6 Process improvement methodologies for your business

Your team can adopt various methodologies to tackle process improvement, where each technique is designed to simplify identifying process issues, fixing them, and analyzing their impact (whether positive or negative).

Note that while the goal is common, each methodology suits a different need. Some frameworks prioritize getting the company culture in the right place; others focus on lean process improvement techniques. There are also methodologies to visualize the process workflow mapping.

Here are the main process improvement methodologies you can consider implementing for your company:

Six Sigma

Six Sigma is arguably the most popular process improvement methodology that pulls employees through the ranks categorized using karate belts, with the belt colors representing the employees’ level of framework understanding. For instance, new employees start as a white belt holder and move their way up to the most advanced stage: the coveted black belt.

Under this technoque, process improvement is broken down into two unique ways through specific steps:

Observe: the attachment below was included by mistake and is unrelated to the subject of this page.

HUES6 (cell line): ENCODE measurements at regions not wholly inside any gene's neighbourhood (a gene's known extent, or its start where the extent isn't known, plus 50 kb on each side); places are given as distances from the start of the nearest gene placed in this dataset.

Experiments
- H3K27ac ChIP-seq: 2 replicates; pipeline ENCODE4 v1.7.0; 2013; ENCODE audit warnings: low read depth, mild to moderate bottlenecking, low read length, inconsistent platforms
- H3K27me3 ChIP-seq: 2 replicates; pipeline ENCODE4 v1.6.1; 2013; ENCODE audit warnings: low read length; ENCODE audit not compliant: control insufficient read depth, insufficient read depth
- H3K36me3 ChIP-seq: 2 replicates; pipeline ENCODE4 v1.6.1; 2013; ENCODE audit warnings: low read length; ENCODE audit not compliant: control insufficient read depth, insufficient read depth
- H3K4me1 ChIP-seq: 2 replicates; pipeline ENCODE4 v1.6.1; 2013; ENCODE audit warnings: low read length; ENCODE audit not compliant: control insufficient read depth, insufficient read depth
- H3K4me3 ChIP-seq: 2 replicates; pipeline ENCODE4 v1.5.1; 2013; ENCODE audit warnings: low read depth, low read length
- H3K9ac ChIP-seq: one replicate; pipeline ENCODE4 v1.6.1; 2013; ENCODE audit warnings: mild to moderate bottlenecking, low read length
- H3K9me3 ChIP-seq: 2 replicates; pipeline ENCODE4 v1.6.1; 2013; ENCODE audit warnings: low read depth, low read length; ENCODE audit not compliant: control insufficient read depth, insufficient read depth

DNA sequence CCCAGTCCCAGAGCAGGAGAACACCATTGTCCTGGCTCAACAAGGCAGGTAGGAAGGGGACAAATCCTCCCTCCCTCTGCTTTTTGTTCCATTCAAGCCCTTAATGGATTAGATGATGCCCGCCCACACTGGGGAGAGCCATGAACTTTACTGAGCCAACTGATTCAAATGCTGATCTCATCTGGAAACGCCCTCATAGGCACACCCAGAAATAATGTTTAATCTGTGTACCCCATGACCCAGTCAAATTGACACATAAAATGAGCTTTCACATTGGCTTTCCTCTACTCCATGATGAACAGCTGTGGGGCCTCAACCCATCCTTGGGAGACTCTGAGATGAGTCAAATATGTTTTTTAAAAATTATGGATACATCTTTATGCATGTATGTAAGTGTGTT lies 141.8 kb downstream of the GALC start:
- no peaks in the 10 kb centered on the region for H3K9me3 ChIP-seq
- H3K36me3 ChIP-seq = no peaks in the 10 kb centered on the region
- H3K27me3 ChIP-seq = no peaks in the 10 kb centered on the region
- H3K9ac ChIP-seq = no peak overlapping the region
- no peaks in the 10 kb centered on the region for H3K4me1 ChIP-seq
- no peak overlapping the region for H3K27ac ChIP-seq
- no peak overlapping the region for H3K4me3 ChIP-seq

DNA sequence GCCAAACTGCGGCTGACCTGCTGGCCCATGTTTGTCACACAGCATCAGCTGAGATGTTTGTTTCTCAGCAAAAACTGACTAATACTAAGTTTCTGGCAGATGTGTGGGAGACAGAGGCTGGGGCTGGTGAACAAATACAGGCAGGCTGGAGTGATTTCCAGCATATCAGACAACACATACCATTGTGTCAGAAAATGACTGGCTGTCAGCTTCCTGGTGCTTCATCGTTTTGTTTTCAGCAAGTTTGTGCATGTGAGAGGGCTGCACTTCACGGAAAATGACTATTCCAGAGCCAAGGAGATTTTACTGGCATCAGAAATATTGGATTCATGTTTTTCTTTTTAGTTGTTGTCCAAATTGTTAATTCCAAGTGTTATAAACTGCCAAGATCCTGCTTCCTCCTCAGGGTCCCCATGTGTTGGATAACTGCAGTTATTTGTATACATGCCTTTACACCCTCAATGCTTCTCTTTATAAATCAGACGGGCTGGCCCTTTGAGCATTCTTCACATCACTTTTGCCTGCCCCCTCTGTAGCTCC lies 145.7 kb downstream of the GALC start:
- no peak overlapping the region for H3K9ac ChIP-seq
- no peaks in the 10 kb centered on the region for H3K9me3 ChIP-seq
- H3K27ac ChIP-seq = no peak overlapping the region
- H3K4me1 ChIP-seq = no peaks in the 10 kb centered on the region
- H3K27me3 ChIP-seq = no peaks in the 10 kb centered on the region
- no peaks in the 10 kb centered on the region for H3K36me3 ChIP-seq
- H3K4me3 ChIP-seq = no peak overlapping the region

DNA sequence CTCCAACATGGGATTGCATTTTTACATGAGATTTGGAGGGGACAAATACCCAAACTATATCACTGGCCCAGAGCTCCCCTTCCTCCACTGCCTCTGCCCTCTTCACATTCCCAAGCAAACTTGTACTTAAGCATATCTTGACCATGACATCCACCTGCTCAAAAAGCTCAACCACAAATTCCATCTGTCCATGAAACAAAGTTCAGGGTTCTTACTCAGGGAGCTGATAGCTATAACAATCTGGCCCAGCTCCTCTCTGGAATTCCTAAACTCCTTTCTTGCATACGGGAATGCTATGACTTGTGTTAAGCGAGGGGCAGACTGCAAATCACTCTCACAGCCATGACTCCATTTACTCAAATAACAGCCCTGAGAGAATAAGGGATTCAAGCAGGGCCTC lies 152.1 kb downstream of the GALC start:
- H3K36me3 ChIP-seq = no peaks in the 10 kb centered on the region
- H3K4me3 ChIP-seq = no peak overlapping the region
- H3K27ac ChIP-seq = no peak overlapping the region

• DMADV (define, measure, analyze, design, verify).
  • DMAIC (define, measure, analyze, improve, control).

DMADV is suitable for new processes, while DMAIC is for existing processes. Regardless of the approach you take, following this methodology can help you optimize for consistency, minimize defects, and improve customer satisfaction.

Lean manufacturing

Also known as lean production or just-in-time production, lean manufacturing focuses on reducing wastage for effective cost-cutting. 

To get started, you have to evaluate the targeted process’s value stream, which comprises several value-added activities, including the specific actions that specific customers would pay for and non-value-added activities required to complete an order or bring a concept to fruition.